An Interview with Beth Redford of The Dorothy Canfield Fisher Award Book Club

Book Club Interviews

An Interview with Beth Redford of The Dorothy Canfield Fisher Award Book Club

The Dorothy Canfield Fisher Award Book Club is a 4th grade student book club at Richmond Elementary School, run by Beth Redford. Beth shares the process by which the 4th graders get to read new high-quality literature and help choose the favorite book of the year in Vermont.

Dorothy Canfield Fisher AwardHi Beth! Please tell us a bit about the Dorothy Canfield Fisher book group that you organize?

Every school year, all the fourth graders at my elementary school – Richmond Elementary School - are invited to read or listen to books from the current year’s Dorothy Canfield Fisher (DCF) Award reading list. Students who read or listen to at least five books from the list get to vote on their favorite book, and I send their votes to the Vermont State Library to help choose the statewide winner.

What is the Dorothy Canfield Fisher Award?

The Dorothy Canfield Fisher (DCF) Award is Vermont’s Children’s Choice book award for grades 4 through 8. Every year a committee of adults puts together a list of 30 new titles that includes both nonfiction and fiction from a wide variety of genres and reading levels.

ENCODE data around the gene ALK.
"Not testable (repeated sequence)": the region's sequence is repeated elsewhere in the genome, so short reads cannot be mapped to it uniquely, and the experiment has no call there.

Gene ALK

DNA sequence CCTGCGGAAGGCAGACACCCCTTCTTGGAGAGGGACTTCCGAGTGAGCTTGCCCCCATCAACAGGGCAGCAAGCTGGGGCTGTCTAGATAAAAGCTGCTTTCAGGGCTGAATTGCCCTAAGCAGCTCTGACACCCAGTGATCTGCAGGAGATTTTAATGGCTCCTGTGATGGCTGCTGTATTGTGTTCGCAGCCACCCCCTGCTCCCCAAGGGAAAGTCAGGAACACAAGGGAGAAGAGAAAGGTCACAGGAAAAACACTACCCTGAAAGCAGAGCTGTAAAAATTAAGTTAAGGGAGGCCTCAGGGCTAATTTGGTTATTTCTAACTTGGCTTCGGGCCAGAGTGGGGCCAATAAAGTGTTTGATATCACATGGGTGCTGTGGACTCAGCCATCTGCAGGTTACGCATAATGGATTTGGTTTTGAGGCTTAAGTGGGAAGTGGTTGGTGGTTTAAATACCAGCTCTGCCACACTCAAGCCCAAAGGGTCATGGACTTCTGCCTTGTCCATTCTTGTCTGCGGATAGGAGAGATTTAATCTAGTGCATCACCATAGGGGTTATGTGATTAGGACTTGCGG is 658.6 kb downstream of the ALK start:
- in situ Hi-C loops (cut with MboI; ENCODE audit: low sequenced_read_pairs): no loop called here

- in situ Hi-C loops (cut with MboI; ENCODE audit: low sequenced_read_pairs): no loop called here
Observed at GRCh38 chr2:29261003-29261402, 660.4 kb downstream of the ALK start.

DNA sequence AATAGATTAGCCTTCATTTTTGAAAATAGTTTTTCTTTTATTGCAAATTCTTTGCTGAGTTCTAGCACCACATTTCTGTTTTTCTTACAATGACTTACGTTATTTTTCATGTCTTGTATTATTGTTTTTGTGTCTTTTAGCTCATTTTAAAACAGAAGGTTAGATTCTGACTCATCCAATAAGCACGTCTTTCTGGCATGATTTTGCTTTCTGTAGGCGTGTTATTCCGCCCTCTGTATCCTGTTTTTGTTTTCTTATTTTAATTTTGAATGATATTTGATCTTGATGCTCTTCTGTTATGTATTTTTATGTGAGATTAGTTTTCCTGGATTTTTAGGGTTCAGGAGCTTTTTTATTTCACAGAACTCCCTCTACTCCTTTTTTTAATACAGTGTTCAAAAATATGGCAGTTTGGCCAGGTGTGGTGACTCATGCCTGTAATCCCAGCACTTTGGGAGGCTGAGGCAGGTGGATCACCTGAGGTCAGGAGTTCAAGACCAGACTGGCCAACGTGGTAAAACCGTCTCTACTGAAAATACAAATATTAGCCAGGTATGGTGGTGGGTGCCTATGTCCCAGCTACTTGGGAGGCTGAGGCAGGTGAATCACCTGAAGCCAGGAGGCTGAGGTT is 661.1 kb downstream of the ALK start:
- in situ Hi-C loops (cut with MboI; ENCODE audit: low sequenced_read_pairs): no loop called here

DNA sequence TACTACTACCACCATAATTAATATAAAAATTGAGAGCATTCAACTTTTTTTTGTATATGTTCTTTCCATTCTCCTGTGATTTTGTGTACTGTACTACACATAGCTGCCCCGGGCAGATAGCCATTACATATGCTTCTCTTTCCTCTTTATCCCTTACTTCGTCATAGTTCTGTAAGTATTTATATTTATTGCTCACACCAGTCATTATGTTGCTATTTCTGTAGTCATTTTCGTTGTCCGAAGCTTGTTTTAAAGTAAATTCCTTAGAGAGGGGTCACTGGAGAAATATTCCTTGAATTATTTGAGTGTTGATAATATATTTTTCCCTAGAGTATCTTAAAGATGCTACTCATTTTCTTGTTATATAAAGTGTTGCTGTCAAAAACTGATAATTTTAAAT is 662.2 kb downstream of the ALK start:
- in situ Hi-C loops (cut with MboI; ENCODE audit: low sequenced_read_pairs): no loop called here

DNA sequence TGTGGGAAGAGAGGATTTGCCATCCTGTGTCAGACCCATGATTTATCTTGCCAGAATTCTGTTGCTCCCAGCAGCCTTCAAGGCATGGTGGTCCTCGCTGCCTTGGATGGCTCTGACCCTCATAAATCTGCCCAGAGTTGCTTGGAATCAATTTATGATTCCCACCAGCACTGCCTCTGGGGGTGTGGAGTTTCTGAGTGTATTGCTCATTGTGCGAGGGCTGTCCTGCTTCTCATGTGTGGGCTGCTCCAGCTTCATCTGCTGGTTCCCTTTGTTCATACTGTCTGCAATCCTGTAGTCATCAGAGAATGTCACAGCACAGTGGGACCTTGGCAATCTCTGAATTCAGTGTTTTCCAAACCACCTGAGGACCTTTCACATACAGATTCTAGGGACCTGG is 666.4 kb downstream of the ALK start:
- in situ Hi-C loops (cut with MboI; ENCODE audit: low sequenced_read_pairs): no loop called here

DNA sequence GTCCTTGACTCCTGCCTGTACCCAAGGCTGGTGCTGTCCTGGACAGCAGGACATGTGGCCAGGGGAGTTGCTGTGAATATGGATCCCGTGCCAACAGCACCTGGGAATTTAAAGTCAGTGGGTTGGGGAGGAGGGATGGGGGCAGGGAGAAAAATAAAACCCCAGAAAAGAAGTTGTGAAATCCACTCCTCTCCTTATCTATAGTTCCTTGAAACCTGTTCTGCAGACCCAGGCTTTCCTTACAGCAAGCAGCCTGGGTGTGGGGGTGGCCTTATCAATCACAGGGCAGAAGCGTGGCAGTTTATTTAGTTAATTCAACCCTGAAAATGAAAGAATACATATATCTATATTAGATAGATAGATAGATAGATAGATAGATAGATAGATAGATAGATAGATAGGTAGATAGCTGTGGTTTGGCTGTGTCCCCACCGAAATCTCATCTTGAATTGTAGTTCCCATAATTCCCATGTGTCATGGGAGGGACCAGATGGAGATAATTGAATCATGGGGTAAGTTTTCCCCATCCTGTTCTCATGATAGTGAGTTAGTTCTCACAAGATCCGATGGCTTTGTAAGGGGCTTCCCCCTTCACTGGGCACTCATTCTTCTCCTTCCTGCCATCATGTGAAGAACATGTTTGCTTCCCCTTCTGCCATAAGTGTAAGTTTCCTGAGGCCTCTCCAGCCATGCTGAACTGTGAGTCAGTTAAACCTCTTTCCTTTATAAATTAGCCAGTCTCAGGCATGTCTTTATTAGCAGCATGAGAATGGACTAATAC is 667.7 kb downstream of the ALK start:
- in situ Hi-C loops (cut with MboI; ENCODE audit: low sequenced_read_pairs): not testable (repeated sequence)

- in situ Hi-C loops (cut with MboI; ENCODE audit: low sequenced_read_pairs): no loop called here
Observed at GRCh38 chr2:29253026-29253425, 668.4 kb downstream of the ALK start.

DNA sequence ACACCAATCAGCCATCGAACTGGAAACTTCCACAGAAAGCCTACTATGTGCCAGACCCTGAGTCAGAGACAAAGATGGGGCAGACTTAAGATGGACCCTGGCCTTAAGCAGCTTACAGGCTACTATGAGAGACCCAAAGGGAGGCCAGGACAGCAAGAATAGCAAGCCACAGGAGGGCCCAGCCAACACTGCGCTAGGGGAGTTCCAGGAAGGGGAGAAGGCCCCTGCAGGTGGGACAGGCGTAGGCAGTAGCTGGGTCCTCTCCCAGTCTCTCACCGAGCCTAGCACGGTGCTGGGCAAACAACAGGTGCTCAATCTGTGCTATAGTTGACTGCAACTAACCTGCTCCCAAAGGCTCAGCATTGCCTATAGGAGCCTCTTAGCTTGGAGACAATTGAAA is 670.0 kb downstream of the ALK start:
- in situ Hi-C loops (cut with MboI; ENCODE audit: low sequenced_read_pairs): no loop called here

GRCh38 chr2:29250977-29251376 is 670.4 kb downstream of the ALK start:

And who was Dorothy Canfield Fisher? Dorothy Canfield FisherDorothy Canfield Fisher was an educational reformer and novelist in the early part of the twentieth century. She was especially passionate about lifelong education, and actually founded the first adult learning program in the United States. She was also the first woman to serve on the Vermont Board of Education. She lived in Vermont and many of the settings in her novels were based there.

What an interesting woman!

Yes.

A great person to represent this award. And back to the award, how do children get access to the DCF books?

At my school, I provide copies of the books most appropriate for fourth graders, and whenever possible I provide audiobooks as well. Fourth grade teachers frequently read at least one of the books aloud over the course of the school year. This means that every fourth grader participates in the DCF reading program to some degree.

That sounds wonderful! I would imagine that the list is filled with gems!

The books are always well-written titles, so Vermont students are guaranteed to have some exposure to new, high-quality books each year.

How did the group get started?

As in most elementary and middle schools in Vermont, the DCF reading program has been in place at my school for many years. I grew up in Vermont and participated in the DCF program as a student –

You did?

Bridge to TerabithiaYes. I remember that in fifth grade my vote went to Katherine Paterson’s Bridge to Terabithia

A beautiful, heartbreaking book…

It's still one of my favorite books today. It’s been a joy to see the program from the adult side as well.

I'll bet it has been. It must be rewarding to be a part of the process now, when you got so much out of it as a child. Can you tell us about your meetings?

We don’t meet as a group except at the beginning of the school year, when I introduce the program and the reading list to each fourth grade class. After that, students meet with me individually to discuss the books they’ve read. I read all of them over the summer so I’m ready to go when the school year starts.